While I agree that we need to interpret the fall story in Genesis in light of modern science and biblical scholarship, I’m not sure doing so means getting rid of the idea of Original Sin altogether. This is because the doctrine of Original Sin isn’t just a theory to explain the existence of sin; it also names a common experience. We have (or so it has seemed to many people) a deep inclination to do the wrong thing–to prefer ourselves or our narrow circle of interests to the broader good, to remain indifferent to structural injustice, and to turn a blind eye to violence and cruelty (or even to perpetrate it). St. Paul captures this experience in chapter 7 of Romans: “I do not understand what I do. For what I want to do I do not do, but what I hate I do.” Even when we know what the right thing to do is, we often find ourselves with a deep-seated disposition not to do it. We can’t simply overcome this disposition through an act of will, and yet we experience guilt because of it. This is a guilt arising not from specific actions, but from a more generalized sense that there’s something wrong with us. (This “something” obviously manifests itself in specific “sins,” but it runs deeper than that.)

As I’ve written before, I don’t think you need to believe in a historical Adam and Eve or a historical Fall to recognize that we need salvation. Early Christians weren’t mostly, we can assume, drawn to the faith because it provided a satisfying intellectual solution to the “Original Sin problem.” It was more likely because they experienced, existentially, forgiveness and liberation from the power of sin through their encounter with Christ and their participation in the Christian community. Paul may well have been in part reflecting on just this experience in light of the biblical narrative when he developed the argument of Romans 5.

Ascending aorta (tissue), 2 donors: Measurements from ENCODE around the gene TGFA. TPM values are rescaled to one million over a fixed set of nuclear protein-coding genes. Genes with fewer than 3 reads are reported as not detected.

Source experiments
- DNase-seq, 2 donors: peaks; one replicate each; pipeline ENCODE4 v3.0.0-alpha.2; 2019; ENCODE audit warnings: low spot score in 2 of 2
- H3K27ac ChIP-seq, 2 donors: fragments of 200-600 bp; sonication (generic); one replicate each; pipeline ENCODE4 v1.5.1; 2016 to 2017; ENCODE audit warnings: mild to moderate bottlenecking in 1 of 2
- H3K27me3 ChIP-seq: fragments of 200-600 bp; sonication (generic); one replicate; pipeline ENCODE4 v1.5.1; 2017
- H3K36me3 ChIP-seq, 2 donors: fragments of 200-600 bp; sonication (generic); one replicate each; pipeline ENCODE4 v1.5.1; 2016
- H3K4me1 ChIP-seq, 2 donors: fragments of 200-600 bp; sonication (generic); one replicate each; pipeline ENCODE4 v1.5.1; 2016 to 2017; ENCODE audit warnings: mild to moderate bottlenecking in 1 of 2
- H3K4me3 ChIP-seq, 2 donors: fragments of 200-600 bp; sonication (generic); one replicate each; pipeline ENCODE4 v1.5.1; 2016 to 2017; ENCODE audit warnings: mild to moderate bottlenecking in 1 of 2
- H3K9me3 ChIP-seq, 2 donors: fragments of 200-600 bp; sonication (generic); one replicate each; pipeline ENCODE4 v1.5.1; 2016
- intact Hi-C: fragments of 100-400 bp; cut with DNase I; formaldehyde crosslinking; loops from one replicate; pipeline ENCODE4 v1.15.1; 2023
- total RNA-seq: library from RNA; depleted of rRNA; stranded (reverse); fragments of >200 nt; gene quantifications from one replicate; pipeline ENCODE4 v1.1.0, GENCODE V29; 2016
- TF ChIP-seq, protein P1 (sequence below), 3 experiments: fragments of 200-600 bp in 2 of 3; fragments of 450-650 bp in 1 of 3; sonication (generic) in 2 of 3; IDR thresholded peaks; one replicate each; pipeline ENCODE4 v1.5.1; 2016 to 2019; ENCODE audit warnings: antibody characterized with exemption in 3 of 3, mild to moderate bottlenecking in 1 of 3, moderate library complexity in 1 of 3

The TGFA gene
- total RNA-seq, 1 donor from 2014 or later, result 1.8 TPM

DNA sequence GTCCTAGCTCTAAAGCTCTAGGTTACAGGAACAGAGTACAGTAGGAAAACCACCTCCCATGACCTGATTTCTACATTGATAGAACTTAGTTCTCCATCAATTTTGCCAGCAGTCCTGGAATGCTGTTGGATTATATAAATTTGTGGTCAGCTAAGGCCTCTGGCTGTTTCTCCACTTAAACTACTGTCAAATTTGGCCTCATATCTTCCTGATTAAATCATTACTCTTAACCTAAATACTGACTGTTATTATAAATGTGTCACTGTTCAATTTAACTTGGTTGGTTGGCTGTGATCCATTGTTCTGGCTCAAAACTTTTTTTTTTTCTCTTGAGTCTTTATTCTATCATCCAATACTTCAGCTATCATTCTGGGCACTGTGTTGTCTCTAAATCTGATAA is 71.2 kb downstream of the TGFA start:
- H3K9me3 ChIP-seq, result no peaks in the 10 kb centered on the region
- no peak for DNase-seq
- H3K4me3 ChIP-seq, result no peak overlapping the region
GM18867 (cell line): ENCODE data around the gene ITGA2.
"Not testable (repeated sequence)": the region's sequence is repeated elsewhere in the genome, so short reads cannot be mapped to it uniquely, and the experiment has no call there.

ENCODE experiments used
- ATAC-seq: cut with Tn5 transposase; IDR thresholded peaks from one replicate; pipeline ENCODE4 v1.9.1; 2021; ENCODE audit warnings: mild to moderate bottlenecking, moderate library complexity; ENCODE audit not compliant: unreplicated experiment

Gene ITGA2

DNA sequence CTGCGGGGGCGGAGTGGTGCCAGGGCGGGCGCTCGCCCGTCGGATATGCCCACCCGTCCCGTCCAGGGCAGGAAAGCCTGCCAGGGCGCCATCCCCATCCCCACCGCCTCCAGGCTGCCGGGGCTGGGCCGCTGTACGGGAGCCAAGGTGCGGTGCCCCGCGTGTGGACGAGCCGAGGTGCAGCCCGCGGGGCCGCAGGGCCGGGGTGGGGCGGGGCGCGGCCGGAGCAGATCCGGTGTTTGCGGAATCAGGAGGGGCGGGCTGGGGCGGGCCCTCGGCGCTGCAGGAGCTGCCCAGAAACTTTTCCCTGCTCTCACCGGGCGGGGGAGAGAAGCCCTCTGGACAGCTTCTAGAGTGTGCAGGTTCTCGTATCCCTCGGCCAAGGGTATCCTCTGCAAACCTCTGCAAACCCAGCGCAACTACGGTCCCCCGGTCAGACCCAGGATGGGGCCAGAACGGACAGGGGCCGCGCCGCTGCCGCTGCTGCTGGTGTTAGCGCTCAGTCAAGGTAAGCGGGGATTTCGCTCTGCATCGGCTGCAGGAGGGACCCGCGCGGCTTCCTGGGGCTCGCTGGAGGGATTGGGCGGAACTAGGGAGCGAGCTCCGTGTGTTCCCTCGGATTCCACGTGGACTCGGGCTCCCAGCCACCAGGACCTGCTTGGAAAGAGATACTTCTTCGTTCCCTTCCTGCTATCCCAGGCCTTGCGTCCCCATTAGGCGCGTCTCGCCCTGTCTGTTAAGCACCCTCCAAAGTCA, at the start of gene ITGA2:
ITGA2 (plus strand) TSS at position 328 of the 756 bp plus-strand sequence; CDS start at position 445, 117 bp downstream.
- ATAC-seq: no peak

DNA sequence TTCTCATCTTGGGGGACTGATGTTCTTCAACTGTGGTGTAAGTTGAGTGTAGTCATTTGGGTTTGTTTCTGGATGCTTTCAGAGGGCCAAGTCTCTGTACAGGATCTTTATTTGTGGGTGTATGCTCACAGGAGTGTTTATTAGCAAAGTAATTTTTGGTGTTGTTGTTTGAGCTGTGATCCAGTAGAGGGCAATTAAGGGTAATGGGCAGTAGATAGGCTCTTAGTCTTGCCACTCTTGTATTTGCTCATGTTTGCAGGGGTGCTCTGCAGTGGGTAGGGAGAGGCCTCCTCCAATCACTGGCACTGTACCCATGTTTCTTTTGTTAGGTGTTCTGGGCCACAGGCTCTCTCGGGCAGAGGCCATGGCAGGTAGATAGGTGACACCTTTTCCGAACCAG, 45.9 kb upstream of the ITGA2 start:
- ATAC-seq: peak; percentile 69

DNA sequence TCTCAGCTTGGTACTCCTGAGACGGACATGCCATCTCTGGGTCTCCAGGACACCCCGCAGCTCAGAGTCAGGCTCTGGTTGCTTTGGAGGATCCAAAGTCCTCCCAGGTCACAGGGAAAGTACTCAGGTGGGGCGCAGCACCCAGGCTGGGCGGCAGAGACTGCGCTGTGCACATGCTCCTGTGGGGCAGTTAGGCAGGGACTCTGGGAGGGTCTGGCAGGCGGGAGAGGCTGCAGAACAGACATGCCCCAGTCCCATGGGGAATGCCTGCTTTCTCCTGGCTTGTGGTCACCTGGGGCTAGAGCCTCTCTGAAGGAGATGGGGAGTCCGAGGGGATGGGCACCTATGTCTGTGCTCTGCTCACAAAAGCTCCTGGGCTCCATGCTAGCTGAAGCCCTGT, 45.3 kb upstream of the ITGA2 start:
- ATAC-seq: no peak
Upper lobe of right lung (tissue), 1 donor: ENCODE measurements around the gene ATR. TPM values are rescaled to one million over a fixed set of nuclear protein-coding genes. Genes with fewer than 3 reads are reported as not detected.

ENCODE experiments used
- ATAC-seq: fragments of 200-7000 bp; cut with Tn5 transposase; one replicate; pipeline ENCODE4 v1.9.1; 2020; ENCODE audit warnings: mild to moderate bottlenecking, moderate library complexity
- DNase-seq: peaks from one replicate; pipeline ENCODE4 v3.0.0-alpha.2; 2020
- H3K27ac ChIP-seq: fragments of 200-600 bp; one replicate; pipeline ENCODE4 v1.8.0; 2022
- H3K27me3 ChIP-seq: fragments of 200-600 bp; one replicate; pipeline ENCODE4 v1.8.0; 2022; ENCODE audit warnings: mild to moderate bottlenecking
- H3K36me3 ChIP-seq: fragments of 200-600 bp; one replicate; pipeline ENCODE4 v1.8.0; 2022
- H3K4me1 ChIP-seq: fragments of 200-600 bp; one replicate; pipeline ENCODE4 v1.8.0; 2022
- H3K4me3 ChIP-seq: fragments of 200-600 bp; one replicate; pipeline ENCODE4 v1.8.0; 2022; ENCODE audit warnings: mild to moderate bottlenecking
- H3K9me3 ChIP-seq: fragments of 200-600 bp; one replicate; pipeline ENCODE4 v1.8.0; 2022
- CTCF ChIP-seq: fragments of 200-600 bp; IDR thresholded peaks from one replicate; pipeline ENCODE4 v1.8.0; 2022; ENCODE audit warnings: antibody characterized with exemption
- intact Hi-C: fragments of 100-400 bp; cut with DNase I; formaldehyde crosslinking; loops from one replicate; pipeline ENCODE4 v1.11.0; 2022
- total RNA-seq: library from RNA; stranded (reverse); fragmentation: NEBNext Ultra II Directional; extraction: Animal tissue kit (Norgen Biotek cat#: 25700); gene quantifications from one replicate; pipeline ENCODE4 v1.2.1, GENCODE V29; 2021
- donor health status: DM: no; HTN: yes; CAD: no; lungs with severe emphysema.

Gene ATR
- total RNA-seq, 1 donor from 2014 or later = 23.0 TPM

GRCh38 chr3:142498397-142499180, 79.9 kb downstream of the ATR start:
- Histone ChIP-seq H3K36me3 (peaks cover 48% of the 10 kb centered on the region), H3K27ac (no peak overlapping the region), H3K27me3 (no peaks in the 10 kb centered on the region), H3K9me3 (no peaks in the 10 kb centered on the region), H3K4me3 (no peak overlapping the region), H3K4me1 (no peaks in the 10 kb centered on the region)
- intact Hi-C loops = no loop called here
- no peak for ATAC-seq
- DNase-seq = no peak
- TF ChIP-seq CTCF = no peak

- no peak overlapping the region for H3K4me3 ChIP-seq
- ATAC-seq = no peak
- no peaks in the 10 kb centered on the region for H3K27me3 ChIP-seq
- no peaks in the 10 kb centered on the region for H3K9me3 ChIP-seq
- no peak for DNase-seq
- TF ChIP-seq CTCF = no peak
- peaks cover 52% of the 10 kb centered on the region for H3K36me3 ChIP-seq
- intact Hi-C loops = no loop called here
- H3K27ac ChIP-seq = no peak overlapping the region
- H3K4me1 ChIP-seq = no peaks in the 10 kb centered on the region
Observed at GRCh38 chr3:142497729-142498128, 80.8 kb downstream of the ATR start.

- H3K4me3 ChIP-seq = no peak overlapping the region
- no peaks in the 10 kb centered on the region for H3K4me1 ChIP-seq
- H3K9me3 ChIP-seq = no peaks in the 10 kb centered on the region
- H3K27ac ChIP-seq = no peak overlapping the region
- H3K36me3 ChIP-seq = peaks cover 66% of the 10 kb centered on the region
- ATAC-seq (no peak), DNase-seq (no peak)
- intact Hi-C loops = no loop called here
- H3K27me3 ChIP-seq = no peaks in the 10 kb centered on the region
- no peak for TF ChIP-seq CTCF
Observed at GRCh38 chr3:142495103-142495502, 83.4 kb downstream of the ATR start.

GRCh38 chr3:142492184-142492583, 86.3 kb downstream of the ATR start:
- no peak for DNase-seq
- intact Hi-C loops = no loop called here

How we conceptualize “Original Sin” can, I believe, be separated from some of the more objectionable aspects of the traditional account (such as a fall from a prior state of perfection and the imputation of Adam’s guilt to subsequent generations). Specifically, I think an updated understanding of Original Sin would draw on both modern biological and a social understandings of human nature. And any re-thinking along these lines would likely affect how we understand the Atonement. But however we explicate it doctrinally, bondage to and liberation from sin is a fundamental part of Christian experience.

On “exemplarist” theories of the Atonement

In a post at “Jesus Creed,” John Frye criticizes–in the form of, er, a poem–”Abelard’s Moral-Influence theory [of the Atonement] (via Schleiermacher),” which he claims is making a resurgence (I’m not sure among whom). The gist of the poem is that this theory reduces Jesus to a “poster boy,” an example to follow and that this falls short of the transformation we need. “We need an Invader, not an example.”

The problem here is that Jesus as “an example to follow” doesn’t accurately describe the Atonement theories of Abelard or Schleiermacher–or “exemplarist” theories generally.